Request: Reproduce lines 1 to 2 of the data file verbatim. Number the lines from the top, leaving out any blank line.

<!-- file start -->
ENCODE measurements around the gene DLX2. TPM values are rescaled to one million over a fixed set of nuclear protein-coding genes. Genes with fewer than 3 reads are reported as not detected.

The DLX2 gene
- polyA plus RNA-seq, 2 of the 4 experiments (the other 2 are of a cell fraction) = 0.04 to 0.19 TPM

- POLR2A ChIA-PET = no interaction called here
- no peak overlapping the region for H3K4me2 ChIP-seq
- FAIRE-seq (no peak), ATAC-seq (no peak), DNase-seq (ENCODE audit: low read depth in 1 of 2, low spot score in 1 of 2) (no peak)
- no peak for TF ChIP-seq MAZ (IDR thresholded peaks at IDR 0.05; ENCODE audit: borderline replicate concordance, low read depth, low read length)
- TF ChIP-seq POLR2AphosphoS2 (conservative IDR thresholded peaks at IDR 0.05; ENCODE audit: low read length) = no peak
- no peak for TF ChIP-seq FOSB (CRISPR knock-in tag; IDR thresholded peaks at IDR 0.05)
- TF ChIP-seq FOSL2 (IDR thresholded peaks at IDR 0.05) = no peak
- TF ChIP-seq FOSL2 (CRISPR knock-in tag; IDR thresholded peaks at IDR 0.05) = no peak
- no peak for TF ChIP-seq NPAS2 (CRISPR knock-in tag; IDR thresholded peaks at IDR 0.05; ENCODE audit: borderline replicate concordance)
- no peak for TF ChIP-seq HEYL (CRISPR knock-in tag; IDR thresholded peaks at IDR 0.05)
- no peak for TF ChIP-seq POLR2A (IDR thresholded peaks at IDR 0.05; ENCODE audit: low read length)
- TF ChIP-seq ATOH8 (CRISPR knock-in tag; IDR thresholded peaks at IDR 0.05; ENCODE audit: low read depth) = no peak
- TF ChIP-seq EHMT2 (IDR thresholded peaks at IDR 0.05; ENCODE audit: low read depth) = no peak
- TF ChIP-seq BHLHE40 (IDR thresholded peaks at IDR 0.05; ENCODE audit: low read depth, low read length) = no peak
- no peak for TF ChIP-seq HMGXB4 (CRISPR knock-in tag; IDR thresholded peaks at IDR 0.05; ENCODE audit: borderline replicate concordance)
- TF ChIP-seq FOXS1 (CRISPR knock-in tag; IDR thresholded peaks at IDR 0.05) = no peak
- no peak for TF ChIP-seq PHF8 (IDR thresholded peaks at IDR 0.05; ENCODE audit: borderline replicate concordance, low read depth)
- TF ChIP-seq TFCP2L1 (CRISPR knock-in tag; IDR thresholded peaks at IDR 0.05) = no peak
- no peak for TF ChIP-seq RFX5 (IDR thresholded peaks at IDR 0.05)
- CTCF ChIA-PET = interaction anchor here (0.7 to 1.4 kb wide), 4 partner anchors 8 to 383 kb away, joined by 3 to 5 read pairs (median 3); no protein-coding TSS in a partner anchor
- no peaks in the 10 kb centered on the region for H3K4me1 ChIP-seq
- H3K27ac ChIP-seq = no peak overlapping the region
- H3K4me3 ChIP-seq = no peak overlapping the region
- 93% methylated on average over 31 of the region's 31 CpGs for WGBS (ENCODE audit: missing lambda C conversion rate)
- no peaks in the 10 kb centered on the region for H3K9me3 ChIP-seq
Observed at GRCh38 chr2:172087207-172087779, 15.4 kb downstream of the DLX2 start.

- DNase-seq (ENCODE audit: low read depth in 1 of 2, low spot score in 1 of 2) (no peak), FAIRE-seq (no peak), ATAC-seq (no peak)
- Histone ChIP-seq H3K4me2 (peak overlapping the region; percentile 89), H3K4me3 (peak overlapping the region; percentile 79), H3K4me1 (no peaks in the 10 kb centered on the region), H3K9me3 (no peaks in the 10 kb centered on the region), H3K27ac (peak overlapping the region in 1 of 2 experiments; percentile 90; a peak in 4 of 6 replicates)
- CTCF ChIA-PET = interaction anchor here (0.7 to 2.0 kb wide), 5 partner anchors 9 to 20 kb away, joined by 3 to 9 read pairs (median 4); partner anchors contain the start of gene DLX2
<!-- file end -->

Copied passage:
ENCODE measurements around the gene DLX2. TPM values are rescaled to one million over a fixed set of nuclear protein-coding genes. Genes with fewer than 3 reads are reported as not detected.

The DLX2 gene